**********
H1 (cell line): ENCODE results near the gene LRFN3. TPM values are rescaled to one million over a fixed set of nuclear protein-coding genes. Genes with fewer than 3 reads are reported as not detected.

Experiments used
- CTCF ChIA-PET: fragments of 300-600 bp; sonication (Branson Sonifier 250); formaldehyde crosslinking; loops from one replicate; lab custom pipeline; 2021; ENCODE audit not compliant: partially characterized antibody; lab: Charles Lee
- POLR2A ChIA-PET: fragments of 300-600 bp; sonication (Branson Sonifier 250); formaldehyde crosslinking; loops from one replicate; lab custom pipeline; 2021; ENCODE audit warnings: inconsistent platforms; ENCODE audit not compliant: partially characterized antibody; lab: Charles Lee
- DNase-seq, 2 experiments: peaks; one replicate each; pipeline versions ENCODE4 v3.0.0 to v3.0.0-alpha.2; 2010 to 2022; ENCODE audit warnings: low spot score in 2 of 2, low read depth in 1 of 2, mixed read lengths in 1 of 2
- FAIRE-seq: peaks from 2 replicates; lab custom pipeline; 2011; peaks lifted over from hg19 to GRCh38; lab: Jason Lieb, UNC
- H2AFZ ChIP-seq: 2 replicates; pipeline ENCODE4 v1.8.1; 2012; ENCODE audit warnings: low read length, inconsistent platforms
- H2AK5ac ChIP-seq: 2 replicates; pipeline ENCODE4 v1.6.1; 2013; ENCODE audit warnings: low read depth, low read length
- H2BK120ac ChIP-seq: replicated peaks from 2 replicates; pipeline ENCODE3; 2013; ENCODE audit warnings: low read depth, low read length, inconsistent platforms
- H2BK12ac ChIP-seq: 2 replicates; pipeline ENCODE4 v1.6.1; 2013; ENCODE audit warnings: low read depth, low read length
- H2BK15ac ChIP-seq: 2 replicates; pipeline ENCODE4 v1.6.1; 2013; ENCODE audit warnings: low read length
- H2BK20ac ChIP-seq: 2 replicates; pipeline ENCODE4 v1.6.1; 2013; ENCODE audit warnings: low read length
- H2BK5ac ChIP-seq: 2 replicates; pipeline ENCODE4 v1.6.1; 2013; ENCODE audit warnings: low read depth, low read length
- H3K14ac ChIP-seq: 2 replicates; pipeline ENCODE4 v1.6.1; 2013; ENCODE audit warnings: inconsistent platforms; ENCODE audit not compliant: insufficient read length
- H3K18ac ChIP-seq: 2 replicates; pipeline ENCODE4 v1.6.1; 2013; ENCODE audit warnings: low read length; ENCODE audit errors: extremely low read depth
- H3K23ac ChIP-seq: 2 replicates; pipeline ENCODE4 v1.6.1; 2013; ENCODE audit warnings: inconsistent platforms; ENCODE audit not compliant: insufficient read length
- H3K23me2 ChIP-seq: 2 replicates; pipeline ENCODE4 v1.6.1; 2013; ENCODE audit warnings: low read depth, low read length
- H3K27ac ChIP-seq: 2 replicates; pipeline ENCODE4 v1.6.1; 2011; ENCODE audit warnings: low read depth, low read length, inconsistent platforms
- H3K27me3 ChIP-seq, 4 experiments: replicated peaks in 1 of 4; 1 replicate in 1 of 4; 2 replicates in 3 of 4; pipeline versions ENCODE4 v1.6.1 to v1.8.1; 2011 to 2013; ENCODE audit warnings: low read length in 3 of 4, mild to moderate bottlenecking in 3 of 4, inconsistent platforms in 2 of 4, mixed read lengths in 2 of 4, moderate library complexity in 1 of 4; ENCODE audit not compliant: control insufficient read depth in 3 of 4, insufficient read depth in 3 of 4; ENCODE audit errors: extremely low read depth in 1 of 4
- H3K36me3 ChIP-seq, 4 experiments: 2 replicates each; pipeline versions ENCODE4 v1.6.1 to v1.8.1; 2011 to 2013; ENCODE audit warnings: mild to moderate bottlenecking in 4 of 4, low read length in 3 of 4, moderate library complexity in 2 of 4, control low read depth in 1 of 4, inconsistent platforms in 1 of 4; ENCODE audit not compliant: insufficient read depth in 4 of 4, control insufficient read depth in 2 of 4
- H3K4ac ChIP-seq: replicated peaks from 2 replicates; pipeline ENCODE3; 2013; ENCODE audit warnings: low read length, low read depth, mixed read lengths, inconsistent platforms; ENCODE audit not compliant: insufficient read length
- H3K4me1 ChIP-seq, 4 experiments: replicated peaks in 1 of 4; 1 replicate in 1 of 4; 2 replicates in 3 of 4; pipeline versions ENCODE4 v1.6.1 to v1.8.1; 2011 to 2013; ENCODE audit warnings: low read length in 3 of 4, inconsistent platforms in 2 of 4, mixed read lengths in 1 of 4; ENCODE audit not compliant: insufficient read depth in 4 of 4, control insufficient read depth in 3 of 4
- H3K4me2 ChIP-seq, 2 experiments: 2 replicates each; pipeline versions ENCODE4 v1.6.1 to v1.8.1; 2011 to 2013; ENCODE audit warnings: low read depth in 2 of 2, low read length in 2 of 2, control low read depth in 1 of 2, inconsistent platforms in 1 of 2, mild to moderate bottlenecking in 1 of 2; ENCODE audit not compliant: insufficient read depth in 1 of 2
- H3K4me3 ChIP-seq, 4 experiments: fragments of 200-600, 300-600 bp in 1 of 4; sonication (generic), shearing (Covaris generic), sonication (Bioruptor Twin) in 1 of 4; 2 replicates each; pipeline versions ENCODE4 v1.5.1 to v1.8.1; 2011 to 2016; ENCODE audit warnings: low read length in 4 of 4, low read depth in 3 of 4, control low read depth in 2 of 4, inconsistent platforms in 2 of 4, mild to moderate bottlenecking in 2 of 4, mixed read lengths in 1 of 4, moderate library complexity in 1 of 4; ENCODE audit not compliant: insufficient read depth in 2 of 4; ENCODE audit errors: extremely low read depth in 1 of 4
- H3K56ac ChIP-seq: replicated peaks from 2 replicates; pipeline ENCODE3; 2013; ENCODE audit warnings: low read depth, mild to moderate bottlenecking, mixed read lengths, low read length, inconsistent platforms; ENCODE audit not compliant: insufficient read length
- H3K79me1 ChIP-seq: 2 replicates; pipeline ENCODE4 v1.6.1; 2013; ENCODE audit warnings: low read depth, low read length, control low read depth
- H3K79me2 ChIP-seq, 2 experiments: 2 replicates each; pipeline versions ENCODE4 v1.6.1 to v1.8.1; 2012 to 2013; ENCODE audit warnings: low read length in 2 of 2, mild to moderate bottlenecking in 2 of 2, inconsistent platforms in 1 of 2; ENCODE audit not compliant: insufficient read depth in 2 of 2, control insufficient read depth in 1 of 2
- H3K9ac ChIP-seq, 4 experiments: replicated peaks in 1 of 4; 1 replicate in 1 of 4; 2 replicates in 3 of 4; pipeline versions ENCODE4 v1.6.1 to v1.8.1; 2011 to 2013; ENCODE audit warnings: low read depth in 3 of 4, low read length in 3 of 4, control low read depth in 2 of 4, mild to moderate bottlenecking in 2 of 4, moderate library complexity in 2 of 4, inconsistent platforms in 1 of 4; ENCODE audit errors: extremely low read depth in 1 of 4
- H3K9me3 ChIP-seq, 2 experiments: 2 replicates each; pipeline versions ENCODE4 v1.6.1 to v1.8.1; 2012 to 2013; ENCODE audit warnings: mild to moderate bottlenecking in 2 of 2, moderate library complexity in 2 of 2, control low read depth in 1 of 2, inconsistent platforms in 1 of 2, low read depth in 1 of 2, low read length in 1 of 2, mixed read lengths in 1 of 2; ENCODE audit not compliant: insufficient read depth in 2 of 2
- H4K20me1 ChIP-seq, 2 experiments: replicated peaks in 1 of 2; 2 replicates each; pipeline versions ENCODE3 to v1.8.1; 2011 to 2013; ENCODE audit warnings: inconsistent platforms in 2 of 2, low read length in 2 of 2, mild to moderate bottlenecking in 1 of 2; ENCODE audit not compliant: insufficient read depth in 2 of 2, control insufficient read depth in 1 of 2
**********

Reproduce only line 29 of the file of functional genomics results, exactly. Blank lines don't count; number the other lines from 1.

- H3K9me3 ChIP-seq, 2 experiments: 2 replicates each; pipeline versions ENCODE4 v1.6.1 to v1.8.1; 2012 to 2013; ENCODE audit warnings: mild to moderate bottlenecking in 2 of 2, moderate library complexity in 2 of 2, control low read depth in 1 of 2, inconsistent platforms in 1 of 2, low read depth in 1 of 2, low read length in 1 of 2, mixed read lengths in 1 of 2; ENCODE audit not compliant: insufficient read depth in 2 of 2